Black father embraces tough conversations as Juneteenth, Father's Day overlap
“Juneteenth really hit me last year when my daughter was in kindergarten. She was at home, and I was working at home. And I would tell her to put her headset on, but she wouldn’t, so I could hear what they were teaching her,” Diomo Motuba said.
FARGO — Growing up in Cameroon, West Africa, Diomo Motuba didn’t celebrate Father’s Day.
His dad didn’t care for holidays. “He was all about grades. If I got good grades, he would be happy with me,” said Motuba, a father of three children and a professor of transportation and logistics at North Dakota State University.
Motuba also didn’t celebrate Juneteenth, a new American holiday, which this year lands on the same day as Father’s Day. He learned about Juneteenth from his daughter, Tammy, now 7, when she was in kindergarten and studying at home during the coronavirus pandemic.
“Juneteenth really hit me last year when my daughter was in kindergarten. She was at home, and I was working at home. And I would tell her to put her headset on, but she wouldn’t, so I could hear what they were teaching her,” he said.
The teacher was talking about Martin Luther King Jr.
“My daughter found out they were slaves, and they weren’t supposed to go to school, and I could feel the teacher being uncomfortable teaching this, and it wasn’t the only lesson," Motuba said. "At that point, I was like, 'What is going on here?' And I knew that when she was done she would have a lot of questions."
The father and daughter discussed Juneteenth shortly after the lesson.
“'The day that slaves were finally free,'” he said with air quotes. “That’s when it hit me. My daughter came back and asked, 'What is Juneteenth? Why were brown people slaves? Why didn’t we go to the same school as pink skin?', I think she called it.
“It puts things into perspective. She knows what Juneteenth is right now. It helps me to have a conversation with the kids and teach them history and teach them that your skin color doesn’t matter, but what matters comes from inside,” Motuba said.
His three children, Tammy, Emmy and Clayton, will grow up knowing the history of how Black people have been treated in the United States, but he encourages them to look to the future.
“Brown-skinned people here in America, it is not as easy," he said. "Sometimes you worry how people look at you. Sometimes you could get to a place where nobody looks like you, and you could go into a little shell. It’s trying to navigate that and teaching the kids that, yes, there is this history, but it doesn’t matter to you right now. You can grow up to be a good person.”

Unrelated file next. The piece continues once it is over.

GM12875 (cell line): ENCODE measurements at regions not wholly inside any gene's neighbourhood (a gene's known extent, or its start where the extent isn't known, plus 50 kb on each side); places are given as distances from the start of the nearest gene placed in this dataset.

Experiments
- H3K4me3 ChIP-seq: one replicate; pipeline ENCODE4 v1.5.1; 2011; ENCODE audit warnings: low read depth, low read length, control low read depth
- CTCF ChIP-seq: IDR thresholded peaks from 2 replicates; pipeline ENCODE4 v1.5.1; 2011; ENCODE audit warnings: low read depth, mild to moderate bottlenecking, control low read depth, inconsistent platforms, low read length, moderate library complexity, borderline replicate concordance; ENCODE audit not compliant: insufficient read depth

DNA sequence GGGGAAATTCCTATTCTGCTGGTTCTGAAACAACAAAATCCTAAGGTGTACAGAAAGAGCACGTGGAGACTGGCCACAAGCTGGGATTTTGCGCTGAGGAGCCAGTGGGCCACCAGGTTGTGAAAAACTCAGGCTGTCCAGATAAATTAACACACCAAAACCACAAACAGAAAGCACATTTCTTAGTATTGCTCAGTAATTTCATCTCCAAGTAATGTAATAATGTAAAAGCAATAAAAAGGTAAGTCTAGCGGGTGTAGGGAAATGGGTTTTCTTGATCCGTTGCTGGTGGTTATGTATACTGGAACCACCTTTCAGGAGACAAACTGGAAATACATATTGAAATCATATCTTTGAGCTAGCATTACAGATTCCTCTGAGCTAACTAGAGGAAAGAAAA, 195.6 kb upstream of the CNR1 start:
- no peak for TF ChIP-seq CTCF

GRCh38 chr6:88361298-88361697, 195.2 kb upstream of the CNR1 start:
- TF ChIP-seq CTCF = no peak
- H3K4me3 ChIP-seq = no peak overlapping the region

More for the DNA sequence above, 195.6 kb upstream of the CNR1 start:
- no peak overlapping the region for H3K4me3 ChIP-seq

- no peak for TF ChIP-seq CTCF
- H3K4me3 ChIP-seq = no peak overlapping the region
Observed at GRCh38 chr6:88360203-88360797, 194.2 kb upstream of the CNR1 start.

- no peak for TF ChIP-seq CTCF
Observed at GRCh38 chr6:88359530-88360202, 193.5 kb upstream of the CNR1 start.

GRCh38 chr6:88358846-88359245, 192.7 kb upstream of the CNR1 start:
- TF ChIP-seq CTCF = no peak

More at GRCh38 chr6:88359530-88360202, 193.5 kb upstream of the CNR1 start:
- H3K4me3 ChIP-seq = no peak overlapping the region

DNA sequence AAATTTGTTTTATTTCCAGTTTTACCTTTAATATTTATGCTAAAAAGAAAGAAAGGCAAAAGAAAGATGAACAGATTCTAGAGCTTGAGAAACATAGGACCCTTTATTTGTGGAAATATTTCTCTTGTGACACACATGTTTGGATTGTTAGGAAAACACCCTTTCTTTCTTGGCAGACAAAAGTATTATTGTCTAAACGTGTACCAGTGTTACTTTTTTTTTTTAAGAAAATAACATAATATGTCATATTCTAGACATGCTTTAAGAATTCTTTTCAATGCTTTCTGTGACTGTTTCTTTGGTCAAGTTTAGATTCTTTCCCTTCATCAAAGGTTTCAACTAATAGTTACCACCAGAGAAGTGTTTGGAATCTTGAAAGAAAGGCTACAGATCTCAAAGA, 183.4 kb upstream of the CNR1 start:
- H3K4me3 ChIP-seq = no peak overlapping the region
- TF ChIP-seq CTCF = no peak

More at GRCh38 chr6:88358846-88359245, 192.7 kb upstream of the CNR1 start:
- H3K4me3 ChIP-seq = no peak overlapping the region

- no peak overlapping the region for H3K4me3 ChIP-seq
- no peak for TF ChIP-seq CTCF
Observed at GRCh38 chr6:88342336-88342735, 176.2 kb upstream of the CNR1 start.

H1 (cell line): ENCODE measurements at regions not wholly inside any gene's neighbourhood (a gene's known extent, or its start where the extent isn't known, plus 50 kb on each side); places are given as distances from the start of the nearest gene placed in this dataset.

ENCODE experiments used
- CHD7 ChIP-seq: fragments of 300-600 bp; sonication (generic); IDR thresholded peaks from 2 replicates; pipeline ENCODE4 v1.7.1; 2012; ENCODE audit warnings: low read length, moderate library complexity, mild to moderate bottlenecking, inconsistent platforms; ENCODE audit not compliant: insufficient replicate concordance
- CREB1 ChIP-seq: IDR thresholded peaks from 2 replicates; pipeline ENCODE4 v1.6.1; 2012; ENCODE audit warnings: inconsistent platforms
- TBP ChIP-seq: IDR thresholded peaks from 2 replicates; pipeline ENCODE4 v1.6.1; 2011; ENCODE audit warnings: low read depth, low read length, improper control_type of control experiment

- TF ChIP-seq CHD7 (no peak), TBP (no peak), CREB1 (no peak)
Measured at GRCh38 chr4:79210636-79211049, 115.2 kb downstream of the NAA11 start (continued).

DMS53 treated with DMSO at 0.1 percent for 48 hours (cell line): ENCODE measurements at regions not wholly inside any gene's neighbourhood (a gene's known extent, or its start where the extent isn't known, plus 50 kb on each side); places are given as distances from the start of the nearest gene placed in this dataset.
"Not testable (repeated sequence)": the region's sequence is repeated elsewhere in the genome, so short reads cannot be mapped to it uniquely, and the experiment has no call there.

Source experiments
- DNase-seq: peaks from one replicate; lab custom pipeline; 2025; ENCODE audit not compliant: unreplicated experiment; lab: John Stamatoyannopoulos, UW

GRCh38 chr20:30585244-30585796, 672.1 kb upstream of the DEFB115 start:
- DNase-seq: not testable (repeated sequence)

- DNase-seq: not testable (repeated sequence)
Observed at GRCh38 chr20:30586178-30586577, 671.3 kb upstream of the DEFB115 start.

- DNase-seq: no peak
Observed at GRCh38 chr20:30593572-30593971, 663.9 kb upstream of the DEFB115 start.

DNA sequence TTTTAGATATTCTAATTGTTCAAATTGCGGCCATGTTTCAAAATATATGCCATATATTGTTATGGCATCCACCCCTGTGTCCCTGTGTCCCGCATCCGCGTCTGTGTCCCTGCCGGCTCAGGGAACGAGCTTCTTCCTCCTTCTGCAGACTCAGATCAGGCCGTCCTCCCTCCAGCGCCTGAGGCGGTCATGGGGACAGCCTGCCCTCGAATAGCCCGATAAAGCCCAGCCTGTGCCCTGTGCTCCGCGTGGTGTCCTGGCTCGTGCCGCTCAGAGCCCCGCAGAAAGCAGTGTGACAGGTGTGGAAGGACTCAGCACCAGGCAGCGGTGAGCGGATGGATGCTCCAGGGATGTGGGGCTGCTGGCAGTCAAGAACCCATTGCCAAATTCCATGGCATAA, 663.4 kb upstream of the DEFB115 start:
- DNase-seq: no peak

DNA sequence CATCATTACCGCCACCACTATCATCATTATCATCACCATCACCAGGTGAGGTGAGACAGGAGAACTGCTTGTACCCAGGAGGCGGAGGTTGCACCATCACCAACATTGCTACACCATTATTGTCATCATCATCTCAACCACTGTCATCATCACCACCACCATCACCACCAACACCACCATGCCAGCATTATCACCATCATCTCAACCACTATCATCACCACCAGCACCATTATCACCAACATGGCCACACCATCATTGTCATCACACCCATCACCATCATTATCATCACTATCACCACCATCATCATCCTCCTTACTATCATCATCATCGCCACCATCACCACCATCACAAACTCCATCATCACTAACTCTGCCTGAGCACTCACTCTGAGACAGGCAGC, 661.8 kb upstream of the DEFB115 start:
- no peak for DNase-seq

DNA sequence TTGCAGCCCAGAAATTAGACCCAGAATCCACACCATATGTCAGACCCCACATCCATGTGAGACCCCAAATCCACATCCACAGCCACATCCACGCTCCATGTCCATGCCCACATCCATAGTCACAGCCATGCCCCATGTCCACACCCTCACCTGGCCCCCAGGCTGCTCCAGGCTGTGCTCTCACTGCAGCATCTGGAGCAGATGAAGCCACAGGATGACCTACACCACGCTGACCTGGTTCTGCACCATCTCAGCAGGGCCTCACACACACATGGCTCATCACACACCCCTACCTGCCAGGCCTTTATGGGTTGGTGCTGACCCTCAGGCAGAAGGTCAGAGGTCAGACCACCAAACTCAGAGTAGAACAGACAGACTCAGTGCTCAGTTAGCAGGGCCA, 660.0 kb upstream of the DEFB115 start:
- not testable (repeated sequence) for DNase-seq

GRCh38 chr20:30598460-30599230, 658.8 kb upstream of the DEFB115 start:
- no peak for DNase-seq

When Motuba first arrived in Fargo about 21 years ago, people of color would wave to each other on the streets, even if they had never met. In those days, he remembered, differences were not as stark as today.
“I think in the last seven years or eight years, there is a divide happening, and the middle no longer exists,” Motuba said.
He’s worried every time his children go out to play. Sometimes, they’re bullied because they look different or have different sounding names.
He works hard to ensure that his kids know they can tell him when something bad happens.
“When they go out, if someone is nasty to them, you can talk to them about it and have a conversation. In school, if something bad happens, kids joke around and say they don’t like you because you are brown-skinned. That has happened,” he said.
Every night, his daughter will search for him before she goes to bed.
“She will come to my room and say ‘Daddy, can you come to my room and read me a book?’” Motuba said.
“That’s when we have a good conversation, and she opens up and tells me about people not being nice, and I have to think. Do I say, 'Go fight back,' or what?” he said.
Such conversations weren’t discussions Motuba could have with his father, who passed away shortly after he left for the United States.
“That is something I miss. I became a father, and he was not there. But emotionally, he would say, ‘You are a man, you should be strong. If someone pushes you, you push him back harder,’” Motuba said.
“Now, as a father, what did I want that I didn’t get from my dad?," he said. "My dad didn’t tell me he loved me, either. He would have said, ‘What’s your point?’ if I asked him why he never said he loved me."
Motuba’s eldest daughter has been talking about Father’s Day all week.
“She wants to do something for me. She’ll definitely get me a card, and she is asking me what I want for Father’s Day. And can mommy just go out so you can be with us?” Motuba said
“I just tell her, when you grow older, you buy me that Tesla,” he joked.
Motuba loves his father and remembers him fondly. After all, he wouldn’t have been the person he is today without him. But he treats his children differently.
“Now, every day, I tell my kids that I love them," he said. "I can't say I know what I am doing. There are days that I don’t know the answers."